Starting in January, major construction work expanding the regional light rail system will require Link riders to pack their patience and help their fellow travelers.
Trains will only run every 12 minutes during peak hours for 10 weeks starting January 4 while construction crews connect the East Link light rail line with the International District Chinatown Station in Seattle.
While we will run longer four-car trains, they will be very full.
It will be a tricky time for all riders.
And it will be especially important for riders to be courteous and aware of riders with disabilities by clearing a path for them to board or alight from the train and making priority seating available if needed.
Sound Transit has been working with numerous organizations to ensure Link stays accessible for all.
Here’s an overview of the accessibility resources that will be available during Connect 2020.
Sound Transit staff will serve as Ambassadors guiding riders and answering questions during Connect 2020. We will have 181 Ambassadors at stations throughout the system during the first week of the Connect 2020 work.
The Ambassadors are being trained to answer questions and help however they can during the service disruptions with special emphasis on assisting those with disabilities.
During Connect 2020, we will put a greater emphasis on asking riders to be courteous by yielding their seats on crowded trains and giving priority on elevators and escalators to those who cannot use the stairs or escalators.
Signage and wayfinding
We’re installing larger, easy to read signs throughout the stations.
We are also adding Priority boarding signs at elevators between the platform and mezzanine, along with larger Priority Seating decals on light rail vehicles to help better identify the priority seating area.
These will include icons for various ADA needs – including for people who are injured, older adults, are hearing and/or vision impaired, have invisible disabilities or need wheelchair access.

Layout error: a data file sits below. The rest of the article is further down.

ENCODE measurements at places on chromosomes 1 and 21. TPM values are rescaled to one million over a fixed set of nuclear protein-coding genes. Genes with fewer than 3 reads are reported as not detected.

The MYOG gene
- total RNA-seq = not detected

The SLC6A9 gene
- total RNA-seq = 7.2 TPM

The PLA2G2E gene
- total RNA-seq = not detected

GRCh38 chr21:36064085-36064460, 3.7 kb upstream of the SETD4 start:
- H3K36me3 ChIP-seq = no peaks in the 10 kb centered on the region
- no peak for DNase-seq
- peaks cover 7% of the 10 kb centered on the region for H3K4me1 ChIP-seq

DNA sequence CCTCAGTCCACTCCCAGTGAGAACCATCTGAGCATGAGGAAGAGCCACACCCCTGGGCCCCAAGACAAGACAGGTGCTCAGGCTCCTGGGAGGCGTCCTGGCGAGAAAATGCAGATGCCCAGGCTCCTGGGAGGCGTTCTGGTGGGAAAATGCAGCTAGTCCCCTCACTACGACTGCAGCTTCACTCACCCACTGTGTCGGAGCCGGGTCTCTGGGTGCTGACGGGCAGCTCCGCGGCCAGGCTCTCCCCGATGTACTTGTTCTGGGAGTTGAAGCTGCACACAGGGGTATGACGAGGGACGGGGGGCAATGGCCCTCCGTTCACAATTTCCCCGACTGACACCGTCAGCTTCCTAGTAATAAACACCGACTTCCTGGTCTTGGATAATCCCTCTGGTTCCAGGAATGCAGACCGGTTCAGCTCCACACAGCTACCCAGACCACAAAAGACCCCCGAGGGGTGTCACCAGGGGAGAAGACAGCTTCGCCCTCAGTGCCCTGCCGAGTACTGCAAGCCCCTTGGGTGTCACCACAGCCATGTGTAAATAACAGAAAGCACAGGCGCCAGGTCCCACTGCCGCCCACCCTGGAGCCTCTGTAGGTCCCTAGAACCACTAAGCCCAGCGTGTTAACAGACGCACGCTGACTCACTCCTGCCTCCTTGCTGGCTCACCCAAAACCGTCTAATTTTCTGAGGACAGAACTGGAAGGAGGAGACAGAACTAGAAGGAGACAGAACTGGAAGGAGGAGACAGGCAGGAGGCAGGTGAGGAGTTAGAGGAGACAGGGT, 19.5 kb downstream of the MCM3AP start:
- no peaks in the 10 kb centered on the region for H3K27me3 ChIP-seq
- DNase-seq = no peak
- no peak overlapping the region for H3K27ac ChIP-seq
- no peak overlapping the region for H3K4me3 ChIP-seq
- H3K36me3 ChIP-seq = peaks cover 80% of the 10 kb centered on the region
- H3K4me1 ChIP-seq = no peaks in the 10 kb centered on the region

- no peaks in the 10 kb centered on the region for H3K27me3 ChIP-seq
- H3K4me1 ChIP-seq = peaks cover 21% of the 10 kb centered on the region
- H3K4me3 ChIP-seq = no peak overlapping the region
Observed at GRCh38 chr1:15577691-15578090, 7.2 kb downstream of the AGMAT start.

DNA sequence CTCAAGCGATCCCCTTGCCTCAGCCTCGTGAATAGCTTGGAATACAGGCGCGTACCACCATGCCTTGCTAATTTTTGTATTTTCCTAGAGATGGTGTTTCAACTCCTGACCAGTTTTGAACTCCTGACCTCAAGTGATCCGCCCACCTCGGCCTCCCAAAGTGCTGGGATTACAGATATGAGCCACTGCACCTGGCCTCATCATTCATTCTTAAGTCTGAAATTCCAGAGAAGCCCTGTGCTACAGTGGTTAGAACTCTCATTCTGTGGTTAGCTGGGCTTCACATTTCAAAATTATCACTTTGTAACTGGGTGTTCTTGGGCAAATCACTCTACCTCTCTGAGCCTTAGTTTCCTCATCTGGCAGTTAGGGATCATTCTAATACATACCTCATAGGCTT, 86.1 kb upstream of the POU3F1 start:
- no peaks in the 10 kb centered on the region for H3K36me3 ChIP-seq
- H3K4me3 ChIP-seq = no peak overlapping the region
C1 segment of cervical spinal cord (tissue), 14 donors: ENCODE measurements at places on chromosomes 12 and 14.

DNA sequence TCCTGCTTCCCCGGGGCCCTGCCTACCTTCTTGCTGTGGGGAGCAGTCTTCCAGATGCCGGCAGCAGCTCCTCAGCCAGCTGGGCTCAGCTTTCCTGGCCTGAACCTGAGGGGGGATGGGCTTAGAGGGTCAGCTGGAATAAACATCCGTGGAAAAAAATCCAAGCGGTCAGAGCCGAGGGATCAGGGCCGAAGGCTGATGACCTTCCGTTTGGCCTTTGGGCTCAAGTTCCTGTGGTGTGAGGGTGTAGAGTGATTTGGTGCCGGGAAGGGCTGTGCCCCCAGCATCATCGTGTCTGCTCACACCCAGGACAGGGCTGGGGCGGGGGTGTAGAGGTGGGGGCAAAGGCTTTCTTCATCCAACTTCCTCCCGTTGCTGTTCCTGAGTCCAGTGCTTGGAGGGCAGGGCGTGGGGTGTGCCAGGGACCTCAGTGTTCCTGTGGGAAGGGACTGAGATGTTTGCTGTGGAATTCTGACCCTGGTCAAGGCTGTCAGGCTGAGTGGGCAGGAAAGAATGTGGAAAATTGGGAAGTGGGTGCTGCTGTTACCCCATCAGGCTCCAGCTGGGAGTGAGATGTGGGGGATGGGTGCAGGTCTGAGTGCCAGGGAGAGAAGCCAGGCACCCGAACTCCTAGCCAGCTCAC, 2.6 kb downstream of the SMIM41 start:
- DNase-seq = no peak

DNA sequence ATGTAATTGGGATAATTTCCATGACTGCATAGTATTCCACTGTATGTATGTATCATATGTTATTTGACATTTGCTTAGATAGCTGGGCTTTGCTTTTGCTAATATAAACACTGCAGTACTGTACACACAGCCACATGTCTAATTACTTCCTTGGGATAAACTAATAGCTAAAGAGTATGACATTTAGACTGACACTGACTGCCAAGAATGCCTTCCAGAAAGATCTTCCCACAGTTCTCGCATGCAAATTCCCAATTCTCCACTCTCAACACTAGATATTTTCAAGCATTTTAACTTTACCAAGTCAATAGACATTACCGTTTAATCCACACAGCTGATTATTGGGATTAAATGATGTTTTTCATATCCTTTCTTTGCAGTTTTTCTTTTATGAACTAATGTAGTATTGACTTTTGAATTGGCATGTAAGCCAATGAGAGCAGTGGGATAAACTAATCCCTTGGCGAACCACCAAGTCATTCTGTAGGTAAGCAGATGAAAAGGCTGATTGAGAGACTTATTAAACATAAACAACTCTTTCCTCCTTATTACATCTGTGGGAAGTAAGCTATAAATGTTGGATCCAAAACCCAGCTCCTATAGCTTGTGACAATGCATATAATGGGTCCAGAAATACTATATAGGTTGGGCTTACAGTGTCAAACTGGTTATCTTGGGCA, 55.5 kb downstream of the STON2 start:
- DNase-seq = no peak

How to get assistance
If you are on the train and are concerned about having enough time to deboard because of the crowd, use the emergency talk button available in eight locations in each car to ask the operator for more time. It is a red button with both print and braille signage indicating it as an emergency talk button.
If you find yourself lost, confused or stranded in one of our stations, you can call or text ST security at 206-398-5268 and someone will be dispatched to help. They are available 24 hours a day.
Transit instruction program
Did you know that free training for using public transportation is available to both individuals with disabilities and seniors citizens?
The goal is to help people gain independence by learning the skills needed to ride public transportation, including use of the lift or ramp.
If you are a person with a disability or an older adult, you can request assistance in learning how to navigate our stations during the Connect 2020 period. For more information, contact Michael Thygerson at firstname.lastname@example.org.
The ADA requires 'paratransit' service for persons whose disabilities prevent them from using fixed route transit service such as Link light rail.
It is a curb-to-curb service for which you must first qualify.
Anyone who is already eligible for paratransit can use that as an alternative to navigating the Link system during the Connect 2020 period. However, we hope you will return to riding Link light rail once our service returns to normal.
To learn more or for help planning your trip, call 1-800-201-4900, TTY Relay 711, Monday-Friday, 7 a.m. to 7 p.m.
More on Connect 2020
In 2023, Sound Transit will open the East Link light rail extension serving the Eastside with 10 new stations over 14 miles.
To do this, substantial work is needed at the International District/Chinatown Station to tie in the new tracks to the existing service. Closing the station to accommodate the work is not an option for our 80,000 daily riders.
Rather than shut down service completely during new track construction, Sound Transit is keeping the trains running – but at a reduced frequency of every 12 minutes.